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Uber Money: what you need to know

Uber has launched a financial services division called Uber Money which will provide a digital wallet and debit cards for drivers.

The platform will allow drivers to be paid instantly for their work, while the debit cards offer cash-back on fuel on 3%, rising to 6% for drivers who earn the most by driving the most miles.

In the short term the move is designed to target driver loyalty; if drivers come to rely on the Uber Money services, it is less likely they will moonlight on other ride-sharing apps.

The move has been described in the press as a push into financial services, with the promise of a consumer bank account in the future which could see it enter new regulatory regimes.

Should it become regulated by the FCA in the UK and enter the Senior Managers & Certification Regime, the “Boober” scandals of the past that saw the de-throning of previous CEO Travis Kalanick could mean heightened regulatory scrutiny and require a change of direction of its well-documented internal corporate culture.

Uber is also re-launching its credit card, in partnership with Barclays, where it will offer 5% cashback to consumers on its mobility and food delivery services.

Uber offers ‘micro-loans’ in territories such as Brazil and Peru, and it is looking into offering that service in the US and UK. Creating a retail debt market would also help to drive longer lasting bonds with drivers.

Market share

In its emerging markets, where Uber has the greatest growth potential, a large number of its drivers are un-banked or transact in cash.

“We wanted to help everybody understand that there’s a new part of Uber that’s focused on financial services and that has a mission of giving people access to the type of financial services they were excluded from,” head of Uber Money Peter Hazlehurst told CNBC.

Uber said it will provide instant payments on the platform direct to driver’s digital wallets once rides are finished, which would help attract new drivers.

It also offers a $100 no-interest overdraft that allows cash-poor drivers to pay for their fuel at the start of the day and then work to pay it off.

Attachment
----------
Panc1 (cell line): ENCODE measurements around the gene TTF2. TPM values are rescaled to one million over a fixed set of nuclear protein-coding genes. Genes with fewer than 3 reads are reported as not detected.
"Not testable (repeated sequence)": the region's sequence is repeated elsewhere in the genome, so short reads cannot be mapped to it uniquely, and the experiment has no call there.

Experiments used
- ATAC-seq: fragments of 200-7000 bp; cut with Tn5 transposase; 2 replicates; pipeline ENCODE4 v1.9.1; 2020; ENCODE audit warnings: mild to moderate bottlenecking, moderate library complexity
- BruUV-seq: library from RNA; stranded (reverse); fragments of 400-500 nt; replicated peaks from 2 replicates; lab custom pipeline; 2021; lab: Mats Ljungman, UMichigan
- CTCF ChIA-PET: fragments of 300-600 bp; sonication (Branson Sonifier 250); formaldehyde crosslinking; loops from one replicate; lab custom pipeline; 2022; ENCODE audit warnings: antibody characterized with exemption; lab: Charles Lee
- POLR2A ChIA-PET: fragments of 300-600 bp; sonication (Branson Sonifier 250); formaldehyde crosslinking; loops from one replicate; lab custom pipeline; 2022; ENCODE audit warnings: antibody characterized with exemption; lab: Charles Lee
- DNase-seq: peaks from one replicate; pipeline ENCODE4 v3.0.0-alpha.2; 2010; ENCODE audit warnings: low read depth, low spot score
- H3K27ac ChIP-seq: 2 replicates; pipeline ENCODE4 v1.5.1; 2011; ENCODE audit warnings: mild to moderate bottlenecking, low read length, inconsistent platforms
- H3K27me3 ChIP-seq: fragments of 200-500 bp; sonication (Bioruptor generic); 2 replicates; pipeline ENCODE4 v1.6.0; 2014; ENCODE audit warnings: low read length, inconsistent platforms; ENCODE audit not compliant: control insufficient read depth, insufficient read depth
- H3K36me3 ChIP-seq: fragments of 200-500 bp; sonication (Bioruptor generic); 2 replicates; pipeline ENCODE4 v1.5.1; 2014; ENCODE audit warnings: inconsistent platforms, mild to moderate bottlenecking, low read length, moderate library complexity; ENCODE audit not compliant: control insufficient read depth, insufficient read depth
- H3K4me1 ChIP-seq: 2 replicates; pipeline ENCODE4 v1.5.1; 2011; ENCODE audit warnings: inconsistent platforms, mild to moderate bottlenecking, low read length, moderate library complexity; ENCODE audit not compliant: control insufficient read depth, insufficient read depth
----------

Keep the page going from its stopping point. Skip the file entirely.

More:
The firm competes with other mobility apps for drivers in nascent markets, including Ola in India, and China’s Didi Chuxing.

This, matched with the proliferation of app-based mobility offerings in established markets including Bolt, French app Kapten and Lyft, means the strategy of promoting driver engagement with financial services to push out other apps could pay off in the long term.

Uber’s huge market valuation relies mainly on its future potential, as it continues to be non-profitable, with its growth and further funding rounds secured on the promise of market growth.

It is under shareholder pressure to devise other ways of making money. At the moment its financial services unit will contribute to operational profits, rather than making money through fees or interest; a service it can negotiate with its vendors because of its size. But it is likely that should it gain a large enough member base that this could be used as a revenue stream in the future to satisfy its investors.

As such, Uber is a part of the vanguard of venture-capital backed ‘challenger’ tech companies like music-streaming service Spotify or digital bank Monzo that face the challenge of transitioning from seed-capital funding to operating a sustainable business model of their own, and which are yet to turn a profit.

Uber shares a couple of challenges with businesses like Apple and Google. Firstly, how does it monetise its valuable assets, i.e. its driver and user database; and how can it engage with existing financial systems and regulation to make good old-fashioned profits. It will hope Uber Money is a step in that direction. At the very least, producing some investable financial data may help keep the wolves from the door - 2018 valuations put Uber’s value at $120bn; a year later estimates sit around the $72bn mark.

Driver finance

Uber Money has leveraged the value of its user base through financial products, albeit in a far cheaper way than its previous efforts in building driver engagement in the US.

It opened its own car leasing business Xchange Leasing in 2015 with a $1bn credit line, and invested in about 40,000 cars to lease to drivers who could not afford to purchase their own.

Many of the drivers who used the Uber leasing programme had very poor credit that prevented them from obtaining car finance from other providers.

But it was forced to close down its car leasing business in 2017. Poor residual value management saw it budget a $500 depreciation per vehicle, whereas in practice it lost $9k per car.

The FT quoted an Uber vice president Andrew Macdonald as saying at the time “Not every big bet we make is going to work”. Uber executives will hope that Uber Money will be less of a gamble.

While Uber has disrupted traditional markets to its advantage, the price of such innovation is that it is a business without precedent. Wth few benchmarks to work towards, it will make its own mistakes.

As questions over how gig economy worker rights such as Uber drivers and how much (or little) they are paid hover in the background, Uber Money’s venture into financial services may be curtailed by regulators looking to protect its drivers from being transformed into captive financial services consumers.